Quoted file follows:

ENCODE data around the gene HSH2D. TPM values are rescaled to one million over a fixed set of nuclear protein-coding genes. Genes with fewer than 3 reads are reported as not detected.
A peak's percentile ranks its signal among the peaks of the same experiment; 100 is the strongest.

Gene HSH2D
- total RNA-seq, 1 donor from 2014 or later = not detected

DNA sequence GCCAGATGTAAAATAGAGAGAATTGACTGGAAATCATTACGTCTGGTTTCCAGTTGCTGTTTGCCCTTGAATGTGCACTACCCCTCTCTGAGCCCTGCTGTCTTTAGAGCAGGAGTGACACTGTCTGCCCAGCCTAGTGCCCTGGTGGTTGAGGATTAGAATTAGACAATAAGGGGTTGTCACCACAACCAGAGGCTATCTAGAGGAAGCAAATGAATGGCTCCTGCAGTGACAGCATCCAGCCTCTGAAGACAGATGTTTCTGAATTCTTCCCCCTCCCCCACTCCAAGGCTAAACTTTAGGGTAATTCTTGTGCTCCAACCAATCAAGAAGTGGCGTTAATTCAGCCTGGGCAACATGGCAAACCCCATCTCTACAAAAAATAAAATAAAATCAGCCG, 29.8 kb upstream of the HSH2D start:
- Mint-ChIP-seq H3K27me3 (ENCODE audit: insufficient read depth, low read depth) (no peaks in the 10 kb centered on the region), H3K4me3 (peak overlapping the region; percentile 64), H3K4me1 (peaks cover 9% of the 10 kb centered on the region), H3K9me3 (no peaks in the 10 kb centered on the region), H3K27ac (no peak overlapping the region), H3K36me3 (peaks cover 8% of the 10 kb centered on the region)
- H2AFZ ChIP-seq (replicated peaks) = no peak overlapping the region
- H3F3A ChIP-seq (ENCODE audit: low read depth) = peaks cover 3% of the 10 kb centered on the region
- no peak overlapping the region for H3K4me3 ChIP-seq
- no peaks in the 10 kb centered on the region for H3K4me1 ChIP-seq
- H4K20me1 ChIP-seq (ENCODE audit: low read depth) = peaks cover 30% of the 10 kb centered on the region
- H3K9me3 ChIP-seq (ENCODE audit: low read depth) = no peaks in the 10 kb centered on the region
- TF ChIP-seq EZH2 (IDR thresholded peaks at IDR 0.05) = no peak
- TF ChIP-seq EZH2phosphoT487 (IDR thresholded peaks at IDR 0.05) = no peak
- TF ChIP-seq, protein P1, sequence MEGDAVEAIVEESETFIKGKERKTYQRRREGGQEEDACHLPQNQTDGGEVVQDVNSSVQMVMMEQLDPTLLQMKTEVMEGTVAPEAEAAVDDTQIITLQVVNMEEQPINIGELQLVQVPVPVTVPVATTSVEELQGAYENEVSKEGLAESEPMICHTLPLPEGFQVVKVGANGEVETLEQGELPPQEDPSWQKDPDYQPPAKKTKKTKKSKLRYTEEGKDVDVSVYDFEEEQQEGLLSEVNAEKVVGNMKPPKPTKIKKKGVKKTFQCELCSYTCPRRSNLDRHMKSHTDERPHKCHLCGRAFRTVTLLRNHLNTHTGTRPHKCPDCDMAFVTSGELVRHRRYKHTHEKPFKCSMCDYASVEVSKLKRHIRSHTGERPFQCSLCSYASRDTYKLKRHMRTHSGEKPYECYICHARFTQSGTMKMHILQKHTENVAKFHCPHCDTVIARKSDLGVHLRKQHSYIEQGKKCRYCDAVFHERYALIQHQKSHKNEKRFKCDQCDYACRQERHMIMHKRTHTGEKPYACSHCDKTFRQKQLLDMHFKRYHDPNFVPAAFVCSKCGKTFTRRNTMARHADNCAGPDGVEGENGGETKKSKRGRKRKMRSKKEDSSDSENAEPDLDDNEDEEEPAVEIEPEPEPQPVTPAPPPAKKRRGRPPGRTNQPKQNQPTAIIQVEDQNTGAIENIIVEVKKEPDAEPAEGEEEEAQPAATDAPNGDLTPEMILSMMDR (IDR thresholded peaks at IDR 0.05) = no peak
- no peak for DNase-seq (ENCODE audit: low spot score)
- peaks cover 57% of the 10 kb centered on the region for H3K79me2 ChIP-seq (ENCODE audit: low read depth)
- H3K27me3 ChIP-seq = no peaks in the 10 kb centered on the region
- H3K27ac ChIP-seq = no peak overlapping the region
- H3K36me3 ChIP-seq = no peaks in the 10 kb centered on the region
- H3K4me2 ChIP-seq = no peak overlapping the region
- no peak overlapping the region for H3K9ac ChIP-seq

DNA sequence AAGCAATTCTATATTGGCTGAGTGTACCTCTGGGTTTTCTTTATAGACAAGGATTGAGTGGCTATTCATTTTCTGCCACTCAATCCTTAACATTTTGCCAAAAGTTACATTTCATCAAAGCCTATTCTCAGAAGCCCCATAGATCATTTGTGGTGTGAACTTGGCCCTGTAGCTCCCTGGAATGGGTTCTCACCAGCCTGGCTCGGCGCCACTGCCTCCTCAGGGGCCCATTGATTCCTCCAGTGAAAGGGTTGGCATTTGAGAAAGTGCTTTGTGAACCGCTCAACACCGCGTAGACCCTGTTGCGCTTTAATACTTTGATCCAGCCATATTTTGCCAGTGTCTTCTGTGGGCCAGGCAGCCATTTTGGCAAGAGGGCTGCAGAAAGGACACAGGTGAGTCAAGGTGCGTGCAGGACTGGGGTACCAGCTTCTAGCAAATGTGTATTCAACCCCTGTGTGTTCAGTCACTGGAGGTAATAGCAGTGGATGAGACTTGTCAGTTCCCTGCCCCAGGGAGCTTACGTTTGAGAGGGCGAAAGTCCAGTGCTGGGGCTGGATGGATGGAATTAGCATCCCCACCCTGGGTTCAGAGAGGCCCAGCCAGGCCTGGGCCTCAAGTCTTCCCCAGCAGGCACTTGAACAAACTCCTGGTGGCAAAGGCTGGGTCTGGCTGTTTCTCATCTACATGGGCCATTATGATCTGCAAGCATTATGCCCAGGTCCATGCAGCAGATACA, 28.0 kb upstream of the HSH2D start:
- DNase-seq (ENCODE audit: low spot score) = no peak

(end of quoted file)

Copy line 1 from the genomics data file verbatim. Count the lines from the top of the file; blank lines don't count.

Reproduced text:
ENCODE data around the gene HSH2D. TPM values are rescaled to one million over a fixed set of nuclear protein-coding genes. Genes with fewer than 3 reads are reported as not detected.